Can the US stay the global leader in cloud computing?
TechAmerica Foundation sets recommendations and creates a buyer's guide for the federal government
- By Rutrell Yasin
- Jul 27, 2011
The TechAmerica Foundation has unveiled a cloud computing roadmap that delivers detailed guidance to help the federal government adopt cloud computing technologies and policy incentives to keep the U.S. at the forefront of the technology.
The Commission on the Leadership Opportunity in U.S. Deployment of the Cloud (CLOUD2) provided 14 recommendations and a Cloud First Buyer’s Guide for Government to the Obama administration at press conference in Washington July 26.
The commission, led by Salesforce.com Chairman and CEO Marc Benioff and VCE Chairman and CEO Michael Capellas, was created with the encouragement of the administration to further its cloud-first policy.
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Capellas said the commission has collaborated with the National Institute of Standards and Technology, which is also creating a roadmap for federal agencies. NIST expects to unveil its plan during the agency’s cloud computing forum in November.
The Commission is not looking to reinvent programs and initiatives, Capellas said, and, as a result, looked at government standards and security efforts with a view toward contributing where the need occurs.
NIST and government agencies leading the efforts in cloud computing were brought in at an early stage to get a sense where the commission was headed with its recommendations, said Dawn Leaf, NIST’s senior executive for cloud computing.
NIST was already pursuing some of the commission’s recommendations, she said.
Some of the work that NIST has done in providing Standards Acceleration to Jumpstart Adoption of Cloud Computing use cases and developing reference architecture might help vendors categorizes technology in the buyer’s guide. So agencies are actually comparing apples with apples, she said.
The commission’s recommendations focus on four areas important to cloud computing:
Trust: Individuals and organizations must be confident that the cloud can meet their needs, including security, privacy and availability.
Some of the recommendations under this area include the need for government and industry to support and participate in the development of international, standardized frameworks for securing, assessing, certifying and accrediting cloud solutions.
Government and industry should also accelerate the development of a private sector-led identity management ecosystem as envisioned by the National Strategy for Trusted Identities in Cyberspace. Government should also enact a national data breach law to clarify breach notification responsibilities and commitments of companies to their customers and strengthen criminal laws against those who attack computer systems and networks.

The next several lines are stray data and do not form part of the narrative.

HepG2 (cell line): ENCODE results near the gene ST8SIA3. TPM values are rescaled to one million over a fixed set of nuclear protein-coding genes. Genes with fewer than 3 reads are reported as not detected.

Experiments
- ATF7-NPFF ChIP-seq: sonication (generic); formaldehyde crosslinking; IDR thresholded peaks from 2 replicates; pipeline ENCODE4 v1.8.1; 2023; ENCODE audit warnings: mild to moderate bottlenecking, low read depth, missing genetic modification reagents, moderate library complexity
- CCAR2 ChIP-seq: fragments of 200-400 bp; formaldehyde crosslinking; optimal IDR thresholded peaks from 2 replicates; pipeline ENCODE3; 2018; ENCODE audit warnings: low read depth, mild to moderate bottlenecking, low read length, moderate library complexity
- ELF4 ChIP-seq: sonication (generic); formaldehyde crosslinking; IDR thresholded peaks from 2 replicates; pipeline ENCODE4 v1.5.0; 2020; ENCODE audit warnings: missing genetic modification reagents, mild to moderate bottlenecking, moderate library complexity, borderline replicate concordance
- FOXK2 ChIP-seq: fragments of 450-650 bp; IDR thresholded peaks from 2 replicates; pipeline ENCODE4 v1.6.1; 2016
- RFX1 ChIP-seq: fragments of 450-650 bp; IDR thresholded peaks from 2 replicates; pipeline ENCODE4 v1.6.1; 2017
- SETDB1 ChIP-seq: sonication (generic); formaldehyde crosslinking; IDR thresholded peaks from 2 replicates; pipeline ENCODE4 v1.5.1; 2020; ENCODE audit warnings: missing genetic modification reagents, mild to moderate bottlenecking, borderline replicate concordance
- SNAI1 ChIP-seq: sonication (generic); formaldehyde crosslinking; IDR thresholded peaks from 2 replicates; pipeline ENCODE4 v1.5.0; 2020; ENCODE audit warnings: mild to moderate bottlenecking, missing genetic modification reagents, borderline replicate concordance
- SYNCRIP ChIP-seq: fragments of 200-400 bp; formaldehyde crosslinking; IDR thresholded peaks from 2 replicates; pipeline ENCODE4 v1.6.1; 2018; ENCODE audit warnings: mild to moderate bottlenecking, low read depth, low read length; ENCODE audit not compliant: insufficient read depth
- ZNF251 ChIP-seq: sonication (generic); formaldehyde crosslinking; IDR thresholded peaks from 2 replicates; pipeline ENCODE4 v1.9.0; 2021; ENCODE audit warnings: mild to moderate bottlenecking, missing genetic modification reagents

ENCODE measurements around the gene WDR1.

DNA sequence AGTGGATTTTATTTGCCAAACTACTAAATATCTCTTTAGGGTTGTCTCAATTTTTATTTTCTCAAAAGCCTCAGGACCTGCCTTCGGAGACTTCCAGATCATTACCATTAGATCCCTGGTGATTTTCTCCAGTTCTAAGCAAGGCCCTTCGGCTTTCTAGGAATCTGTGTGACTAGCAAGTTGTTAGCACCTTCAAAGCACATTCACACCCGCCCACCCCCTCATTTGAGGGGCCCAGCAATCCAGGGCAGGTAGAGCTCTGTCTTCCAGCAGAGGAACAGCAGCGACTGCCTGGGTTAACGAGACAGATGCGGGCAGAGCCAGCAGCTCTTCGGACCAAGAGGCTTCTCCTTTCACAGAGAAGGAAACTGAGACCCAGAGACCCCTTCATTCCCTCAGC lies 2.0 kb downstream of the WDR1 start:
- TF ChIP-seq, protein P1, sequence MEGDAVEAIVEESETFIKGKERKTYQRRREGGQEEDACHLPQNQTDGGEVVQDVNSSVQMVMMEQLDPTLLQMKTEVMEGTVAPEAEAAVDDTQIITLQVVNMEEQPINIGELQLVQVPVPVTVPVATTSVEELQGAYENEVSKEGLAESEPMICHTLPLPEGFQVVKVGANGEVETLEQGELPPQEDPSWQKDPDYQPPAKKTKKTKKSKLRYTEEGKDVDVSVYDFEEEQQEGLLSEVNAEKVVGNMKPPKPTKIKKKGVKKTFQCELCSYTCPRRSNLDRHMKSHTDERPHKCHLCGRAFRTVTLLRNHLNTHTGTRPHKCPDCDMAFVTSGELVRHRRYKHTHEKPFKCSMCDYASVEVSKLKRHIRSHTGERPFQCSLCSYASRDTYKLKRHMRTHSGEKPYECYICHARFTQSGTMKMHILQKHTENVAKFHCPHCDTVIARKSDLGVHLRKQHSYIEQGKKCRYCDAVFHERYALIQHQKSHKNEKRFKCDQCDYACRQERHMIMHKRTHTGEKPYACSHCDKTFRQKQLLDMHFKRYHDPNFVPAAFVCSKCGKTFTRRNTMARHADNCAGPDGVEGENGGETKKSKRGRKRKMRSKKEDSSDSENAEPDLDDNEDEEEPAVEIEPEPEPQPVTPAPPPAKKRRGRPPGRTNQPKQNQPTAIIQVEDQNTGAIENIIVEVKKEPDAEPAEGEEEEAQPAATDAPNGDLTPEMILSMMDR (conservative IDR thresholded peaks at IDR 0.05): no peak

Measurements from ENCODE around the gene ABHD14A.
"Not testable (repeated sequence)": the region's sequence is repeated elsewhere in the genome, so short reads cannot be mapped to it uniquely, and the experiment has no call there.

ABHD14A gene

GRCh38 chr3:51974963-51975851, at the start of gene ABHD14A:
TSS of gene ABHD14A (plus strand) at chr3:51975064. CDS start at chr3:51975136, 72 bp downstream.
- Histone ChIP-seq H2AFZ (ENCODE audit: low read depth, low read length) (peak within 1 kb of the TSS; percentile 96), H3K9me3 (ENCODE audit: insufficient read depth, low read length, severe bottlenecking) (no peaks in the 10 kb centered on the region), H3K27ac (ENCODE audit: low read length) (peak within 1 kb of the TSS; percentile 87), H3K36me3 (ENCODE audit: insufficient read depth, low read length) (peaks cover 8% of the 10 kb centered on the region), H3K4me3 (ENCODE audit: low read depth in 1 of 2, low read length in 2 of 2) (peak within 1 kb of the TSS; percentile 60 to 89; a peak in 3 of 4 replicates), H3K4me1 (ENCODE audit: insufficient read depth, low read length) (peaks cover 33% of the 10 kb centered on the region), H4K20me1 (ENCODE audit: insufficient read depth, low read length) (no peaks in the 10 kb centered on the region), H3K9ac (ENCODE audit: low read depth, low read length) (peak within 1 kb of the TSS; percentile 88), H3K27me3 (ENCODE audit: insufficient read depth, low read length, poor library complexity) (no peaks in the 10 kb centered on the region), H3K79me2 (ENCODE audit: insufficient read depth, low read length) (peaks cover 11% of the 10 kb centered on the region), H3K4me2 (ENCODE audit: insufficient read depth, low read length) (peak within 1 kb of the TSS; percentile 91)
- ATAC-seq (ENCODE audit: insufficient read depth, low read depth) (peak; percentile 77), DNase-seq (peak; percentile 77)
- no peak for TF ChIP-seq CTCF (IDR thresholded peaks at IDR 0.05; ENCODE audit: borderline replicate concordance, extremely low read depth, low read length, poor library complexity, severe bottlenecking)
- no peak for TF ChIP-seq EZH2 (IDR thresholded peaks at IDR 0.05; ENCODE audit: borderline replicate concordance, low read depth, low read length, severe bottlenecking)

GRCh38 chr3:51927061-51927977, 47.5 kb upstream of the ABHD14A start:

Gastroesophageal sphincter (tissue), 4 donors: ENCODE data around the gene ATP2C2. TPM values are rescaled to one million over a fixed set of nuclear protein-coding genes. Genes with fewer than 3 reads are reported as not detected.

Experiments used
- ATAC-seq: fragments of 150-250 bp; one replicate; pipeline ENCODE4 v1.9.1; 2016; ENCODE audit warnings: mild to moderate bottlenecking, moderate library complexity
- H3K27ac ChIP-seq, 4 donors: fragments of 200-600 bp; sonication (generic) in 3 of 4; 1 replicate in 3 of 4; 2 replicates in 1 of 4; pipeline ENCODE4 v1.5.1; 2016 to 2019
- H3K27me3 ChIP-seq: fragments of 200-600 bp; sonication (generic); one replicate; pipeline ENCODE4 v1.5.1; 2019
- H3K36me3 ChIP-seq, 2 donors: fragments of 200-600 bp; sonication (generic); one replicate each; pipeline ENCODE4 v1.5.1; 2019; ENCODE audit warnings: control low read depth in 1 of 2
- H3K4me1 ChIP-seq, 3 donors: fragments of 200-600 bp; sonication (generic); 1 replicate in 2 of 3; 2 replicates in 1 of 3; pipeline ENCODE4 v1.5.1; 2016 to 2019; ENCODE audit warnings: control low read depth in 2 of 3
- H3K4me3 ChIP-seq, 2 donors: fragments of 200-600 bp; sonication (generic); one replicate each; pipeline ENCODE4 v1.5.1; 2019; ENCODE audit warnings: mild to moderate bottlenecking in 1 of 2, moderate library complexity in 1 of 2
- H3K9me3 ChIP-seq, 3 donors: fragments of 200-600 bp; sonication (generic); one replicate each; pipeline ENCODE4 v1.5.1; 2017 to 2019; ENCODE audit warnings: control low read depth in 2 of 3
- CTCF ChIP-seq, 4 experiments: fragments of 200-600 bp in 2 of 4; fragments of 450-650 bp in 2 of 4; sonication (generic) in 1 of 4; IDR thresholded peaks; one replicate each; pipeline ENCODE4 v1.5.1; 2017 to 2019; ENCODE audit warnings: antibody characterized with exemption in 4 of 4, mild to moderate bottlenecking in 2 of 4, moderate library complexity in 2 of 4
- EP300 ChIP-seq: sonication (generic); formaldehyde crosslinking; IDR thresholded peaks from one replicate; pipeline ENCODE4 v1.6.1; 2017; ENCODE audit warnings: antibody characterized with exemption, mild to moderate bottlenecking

Transnational Data Flows: The cloud is not defined by national borders; businesses and data flow across international borders and the U.S. must lead by example in dealing with these challenges, ensuring full realization of the cloud capabilities.
Recommendations under this area call for government and industry to promote a comprehensive, technology-neutral privacy framework based on the Organization for Economic Co-operation and Development’s principles and frameworks. The government should lead in identifying and implementing mechanisms for lawful access by law enforcement or government to data stored in the cloud. Both government and industry should enable effective practices for collecting information from the cloud to meet forensic or e-discovery needs.
Transparency: Cloud providers will earn confidence from corporate America and government agencies by providing users meaningful ways to evaluate cloud implementations and for vendors to share relevant and reliable information about their capabilities to build trust in the system.
Some recommendations include that industry should publicly disclose information about relevant operational aspects of their cloud services, including portability, interoperability, security, certifications, performance and reliability. Cloud providers should enable portability of user data through document tools, and support agreed-upon industry standards and best practices.
Transformation: For full adoption of the cloud, the federal government must change how it acquires technology, and invest in improving technology infrastructure, including expediting broadband deployment and the move to IPv6.
Recommendations include the need for agencies to demonstrate flexibility in adapting procurement models to acquire cloud services and solutions. Congress and the Office of Management and Budget should demonstrate flexibility in changing budget models to help agencies acquire cloud services and solutions.
Government and industry should embrace the modernization of broadband infrastructure and the move to IPv6 to improve the bandwidth and reliable connectivity necessary for the growth of cloud services.
Rutrell Yasin is is a freelance technology writer for GCN.